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Fossett search still 'trying to track down all leads'

MINDEN, NV. –  In rugged terrain 90 miles southeast of Reno, a group of searchers listened to a radio for faint signs of life on Tuesday night. Was it a distress signal from aviator Steve Fossett

Over the last two days rescuers occasionally heard a radio transmission of a recorded human voice, a "ghost ELT," Emergency Location Transmitter, is how they described it. They sent up a helicopter to try to trace the radio, but the signals were sporadic and only last a few seconds.

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"We do not believe it's accurate," said Joe Sanford, the Lyon County Under-Sheriff, "but we are trying to track down all leads."

Sanford says the radio voice says, "niner-niner-four-one-one," on a radio frequency reserved for emergency signals from aircraft. The numbers bear no apparent relation to Fossett, or to the plane he was flying eight days ago, which only deepens the mystery.

If the number was a reference to the tail number of an airplane, it traces to a plane based in Illinois, which authorities say is safe at its home base, "in the hangar."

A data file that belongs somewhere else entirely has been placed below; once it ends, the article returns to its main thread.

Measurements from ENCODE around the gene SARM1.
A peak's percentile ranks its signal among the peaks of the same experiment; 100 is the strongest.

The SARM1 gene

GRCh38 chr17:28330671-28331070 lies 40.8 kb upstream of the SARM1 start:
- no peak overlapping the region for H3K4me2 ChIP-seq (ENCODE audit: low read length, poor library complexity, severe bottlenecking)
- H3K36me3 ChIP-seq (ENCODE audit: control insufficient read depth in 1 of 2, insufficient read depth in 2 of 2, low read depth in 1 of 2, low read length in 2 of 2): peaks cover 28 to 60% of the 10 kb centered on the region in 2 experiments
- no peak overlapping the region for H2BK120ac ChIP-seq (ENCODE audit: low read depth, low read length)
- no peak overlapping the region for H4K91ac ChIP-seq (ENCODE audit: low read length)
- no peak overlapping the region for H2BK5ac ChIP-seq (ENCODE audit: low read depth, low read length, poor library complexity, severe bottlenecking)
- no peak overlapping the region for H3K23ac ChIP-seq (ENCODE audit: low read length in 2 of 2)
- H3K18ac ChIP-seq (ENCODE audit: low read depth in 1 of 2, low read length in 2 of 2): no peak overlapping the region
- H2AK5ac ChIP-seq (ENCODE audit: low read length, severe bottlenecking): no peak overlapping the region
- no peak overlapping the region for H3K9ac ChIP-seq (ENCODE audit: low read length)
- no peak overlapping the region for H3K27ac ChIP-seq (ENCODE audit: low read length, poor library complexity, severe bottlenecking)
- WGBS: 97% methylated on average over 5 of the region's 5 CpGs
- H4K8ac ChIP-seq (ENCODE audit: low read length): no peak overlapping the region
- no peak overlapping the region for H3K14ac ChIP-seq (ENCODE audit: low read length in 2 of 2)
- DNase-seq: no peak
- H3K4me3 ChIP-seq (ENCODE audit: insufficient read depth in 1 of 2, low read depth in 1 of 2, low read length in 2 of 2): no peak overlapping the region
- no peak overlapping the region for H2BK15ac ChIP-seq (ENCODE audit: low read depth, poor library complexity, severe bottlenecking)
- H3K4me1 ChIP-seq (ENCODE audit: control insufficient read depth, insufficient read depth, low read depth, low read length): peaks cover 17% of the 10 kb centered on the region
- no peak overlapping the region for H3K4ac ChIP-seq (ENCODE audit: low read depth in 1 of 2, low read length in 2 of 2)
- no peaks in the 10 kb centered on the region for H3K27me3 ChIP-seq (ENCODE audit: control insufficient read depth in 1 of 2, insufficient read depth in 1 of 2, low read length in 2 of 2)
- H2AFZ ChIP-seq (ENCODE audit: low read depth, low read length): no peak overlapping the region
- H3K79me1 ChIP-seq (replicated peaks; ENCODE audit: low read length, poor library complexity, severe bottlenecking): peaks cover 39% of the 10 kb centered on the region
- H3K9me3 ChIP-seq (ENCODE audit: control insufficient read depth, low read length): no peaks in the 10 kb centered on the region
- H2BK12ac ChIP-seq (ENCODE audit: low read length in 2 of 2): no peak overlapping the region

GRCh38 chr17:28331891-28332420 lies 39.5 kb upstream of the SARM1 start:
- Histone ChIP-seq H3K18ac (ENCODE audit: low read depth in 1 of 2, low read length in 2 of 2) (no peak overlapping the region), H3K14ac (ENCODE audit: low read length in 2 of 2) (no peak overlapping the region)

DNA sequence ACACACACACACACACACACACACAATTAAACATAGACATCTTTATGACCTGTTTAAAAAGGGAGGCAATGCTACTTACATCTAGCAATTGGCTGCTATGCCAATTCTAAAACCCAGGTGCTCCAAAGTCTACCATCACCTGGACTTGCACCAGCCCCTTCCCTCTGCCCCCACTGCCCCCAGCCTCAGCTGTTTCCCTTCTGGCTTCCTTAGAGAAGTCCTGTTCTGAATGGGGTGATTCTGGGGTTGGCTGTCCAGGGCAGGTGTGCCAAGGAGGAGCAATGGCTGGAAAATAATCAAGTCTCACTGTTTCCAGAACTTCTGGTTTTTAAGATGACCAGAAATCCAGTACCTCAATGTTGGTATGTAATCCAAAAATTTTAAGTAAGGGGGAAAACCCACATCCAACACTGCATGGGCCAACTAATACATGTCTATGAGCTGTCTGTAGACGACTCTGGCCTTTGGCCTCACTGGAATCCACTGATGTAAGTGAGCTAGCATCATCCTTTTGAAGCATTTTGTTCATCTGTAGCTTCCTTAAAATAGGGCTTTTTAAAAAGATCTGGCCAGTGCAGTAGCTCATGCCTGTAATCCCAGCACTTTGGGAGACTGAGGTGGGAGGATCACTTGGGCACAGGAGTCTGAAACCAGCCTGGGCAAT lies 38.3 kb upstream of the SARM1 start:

Searchers confess they are "at a loss" for an explanation. They have traced two other ELT signals in the area to planes which are accounted for at nearby airports.

With the search dragging into its second week, some survival experts have begun to doubt that the adventurer could have survived in the harsh desert conditions for so long. 

A ground crew still spent yet another night in tents and sleeping bags on Tuesday evening – hoping to intercept the radio voice and find it's origin in the rough Nevada back country. By Wednesday morning, they called off the ground search for the "ghost signal." The crew said that they had "exhausted all possiblities" there.

But the air search continued on Wednesday, with about 20 aircraft taking off around 10 a.m. local time hoping to find the adventurer in the rough Nevada back country.